That said, the elephant in the room is the remaining capex bill. The reason is that IAMGOLD must fund $1.1+ billion in capex in a best-case scenario but had just $700 million in liquidity as it entered August. This means that after accounting for costs at other mines, and the fact that it must maintain a minimum cash balance of $200 million, its funding gap could come in above $600 million. The company noted that some options to fill this funding gap are as follows:
- Secured debt
- Unsecured debt/convertible notes
- Sale of common shares
- Asset sales (ex-Essakane)
As discussed, this has degraded the investment thesis, given that IAMGOLD’s operating or non-operating portfolio could be stripped down to fund this capex blowout. Let’s take a look at the valuation to see whether the stock is finally offering a low-risk buying opportunity:
Based on ~484 million fully diluted shares and a share price of US$1.40, IAMGOLD trades at a market cap of less than $700 million, which is less than Cote’s estimated attributable NPV (5%) at a $1,700/oz gold price. Given that the company has a portfolio of exploration assets plus three other operating mines, this would suggest that the stock is a steal at current levels. The same is true from a cash flow standpoint, with FY2023 cash flow per share estimates sitting at $0.73 (IAMGOLD trades at ~2x cash flow). However, this does not factor in the considerable funding gap ($600+ million) to realize this cash flow at Cote, and it assumes zero share dilution.
As discussed in my prior article, I think it would be a mistake to assume zero equity dilution for a company in dire need of capital that wants to avoid stopping/starting construction (which can make things much more expensive). In fact, given the further capex increase since May and the decline in the share price (impact capital raised per share sold), I think it’s better to model a minimum of 30% share dilution or ~630 million shares fully diluted. Based on this assumption, IAMGOLD’s market cap increases to ~$882 million at US$1.40, and cash flow per share figures dive to $0.52 per share, leaving IAG trading at 2.70x cash flow.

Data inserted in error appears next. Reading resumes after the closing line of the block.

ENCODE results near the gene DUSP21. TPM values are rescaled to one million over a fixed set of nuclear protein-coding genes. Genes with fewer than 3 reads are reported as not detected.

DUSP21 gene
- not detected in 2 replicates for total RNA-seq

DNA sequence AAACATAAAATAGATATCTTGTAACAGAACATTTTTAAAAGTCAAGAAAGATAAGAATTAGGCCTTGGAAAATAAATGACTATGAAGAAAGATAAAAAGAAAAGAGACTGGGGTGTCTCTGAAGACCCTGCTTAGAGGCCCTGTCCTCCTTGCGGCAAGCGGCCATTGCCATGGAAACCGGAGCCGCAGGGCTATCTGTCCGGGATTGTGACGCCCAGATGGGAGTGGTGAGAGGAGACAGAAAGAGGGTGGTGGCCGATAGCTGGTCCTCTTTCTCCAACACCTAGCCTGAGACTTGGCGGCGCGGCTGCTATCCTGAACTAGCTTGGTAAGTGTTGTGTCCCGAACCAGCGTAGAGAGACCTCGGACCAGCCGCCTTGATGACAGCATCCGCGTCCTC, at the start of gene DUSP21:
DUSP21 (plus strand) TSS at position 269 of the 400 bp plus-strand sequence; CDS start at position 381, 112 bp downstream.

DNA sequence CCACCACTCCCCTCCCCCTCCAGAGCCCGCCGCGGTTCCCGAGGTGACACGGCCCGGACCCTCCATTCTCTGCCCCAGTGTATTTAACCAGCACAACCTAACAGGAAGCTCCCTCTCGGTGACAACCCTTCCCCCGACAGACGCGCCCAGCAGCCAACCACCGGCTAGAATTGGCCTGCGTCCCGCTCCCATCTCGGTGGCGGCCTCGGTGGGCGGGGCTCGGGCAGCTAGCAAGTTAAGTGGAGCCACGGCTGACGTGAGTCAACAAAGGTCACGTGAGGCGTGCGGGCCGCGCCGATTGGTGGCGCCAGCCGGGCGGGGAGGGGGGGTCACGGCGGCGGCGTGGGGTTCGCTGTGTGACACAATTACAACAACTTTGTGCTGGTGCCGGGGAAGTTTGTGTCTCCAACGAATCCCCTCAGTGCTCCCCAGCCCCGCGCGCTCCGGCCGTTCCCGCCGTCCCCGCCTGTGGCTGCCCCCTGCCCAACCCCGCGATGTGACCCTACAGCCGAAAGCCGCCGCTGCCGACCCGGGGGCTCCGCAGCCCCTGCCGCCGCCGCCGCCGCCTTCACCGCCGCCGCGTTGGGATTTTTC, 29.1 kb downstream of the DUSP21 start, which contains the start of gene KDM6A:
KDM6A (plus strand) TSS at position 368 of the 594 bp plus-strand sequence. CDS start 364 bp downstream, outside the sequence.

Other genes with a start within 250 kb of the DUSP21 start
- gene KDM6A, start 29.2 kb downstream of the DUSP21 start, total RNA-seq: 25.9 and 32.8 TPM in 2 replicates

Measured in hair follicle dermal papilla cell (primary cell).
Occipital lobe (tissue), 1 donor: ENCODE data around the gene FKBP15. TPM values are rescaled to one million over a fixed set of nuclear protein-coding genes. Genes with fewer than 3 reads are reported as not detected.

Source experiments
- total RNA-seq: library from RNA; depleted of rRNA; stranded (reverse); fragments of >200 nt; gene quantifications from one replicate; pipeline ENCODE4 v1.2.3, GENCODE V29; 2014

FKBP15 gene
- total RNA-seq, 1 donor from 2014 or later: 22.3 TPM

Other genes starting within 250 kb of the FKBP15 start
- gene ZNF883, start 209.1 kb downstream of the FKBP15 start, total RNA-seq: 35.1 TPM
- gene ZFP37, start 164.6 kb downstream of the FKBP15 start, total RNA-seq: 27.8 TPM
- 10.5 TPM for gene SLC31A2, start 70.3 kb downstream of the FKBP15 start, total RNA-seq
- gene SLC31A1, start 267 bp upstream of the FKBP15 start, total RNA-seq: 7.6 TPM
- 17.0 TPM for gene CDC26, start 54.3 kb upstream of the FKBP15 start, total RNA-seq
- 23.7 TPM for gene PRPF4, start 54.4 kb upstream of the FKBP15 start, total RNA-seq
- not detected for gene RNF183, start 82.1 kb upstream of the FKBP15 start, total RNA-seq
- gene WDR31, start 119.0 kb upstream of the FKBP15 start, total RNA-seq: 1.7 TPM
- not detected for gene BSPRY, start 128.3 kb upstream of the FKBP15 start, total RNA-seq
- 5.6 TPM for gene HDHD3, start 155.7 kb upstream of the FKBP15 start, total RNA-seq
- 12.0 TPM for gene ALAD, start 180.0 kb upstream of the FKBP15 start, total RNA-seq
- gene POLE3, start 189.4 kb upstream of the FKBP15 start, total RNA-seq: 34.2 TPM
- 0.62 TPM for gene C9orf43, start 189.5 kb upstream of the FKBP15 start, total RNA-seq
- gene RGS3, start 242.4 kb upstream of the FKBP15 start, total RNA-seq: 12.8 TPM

Although this is a massive discount to the peer group, I think this is mostly justified. The reason is that we have significant uncertainty about the current exploration portfolio that could be up for divestment and IAG has one of the weakest margin profiles in its peer group. So, even if we assume a fair multiple of 3.5x cash flow, in line with higher-cost peers like Equinox Gold but which have had much more success in their construction phase, fair value for IAMGOLD would come in at US$1.82 per share (3.5x FY2023 estimates of $0.52). I believe a 30% upside isn’t nearly enough to justify being long. Hence, I continue to see it as an Avoid.
Finally, looking at the technical picture, IAMGOLD has broken below critical support at US$2.25, which isn’t all that surprising given its poor management of Cote to date and continued margin compression. Often, major support levels become major resistance levels once broken, and I would now expect this to be a new ceiling for the stock. Meanwhile, with support no longer in place, IAMGOLD has no support until $1.15, more than 15% below current levels. So, investors looking at buying the stock today are working with a stock with funding uncertainty, the potential for significant equity dilution, and momentum that remains to the downside. This paints a bleak picture, suggesting the stock is best avoided.
IAMGOLD has had a decent year operationally and is on track to meet guidance. That said, the bar was set so low for FY2022 that it could be stepped over with ease, and even if IAMGOLD meets guidance, it will still have some of the weakest margins within its peer group. Unfortunately, this was overshadowed by the company staring down a considerable funding gap, creating additional uncertainty and less appetite for its shares at a time when it will likely need to raise additional capital through equity. The result is a stock that continues to be cheap for a reason, and I continue to see dozens of better ways to get exposure to gold, with IAG being one of the sector’s worst buy-the-dip candidates.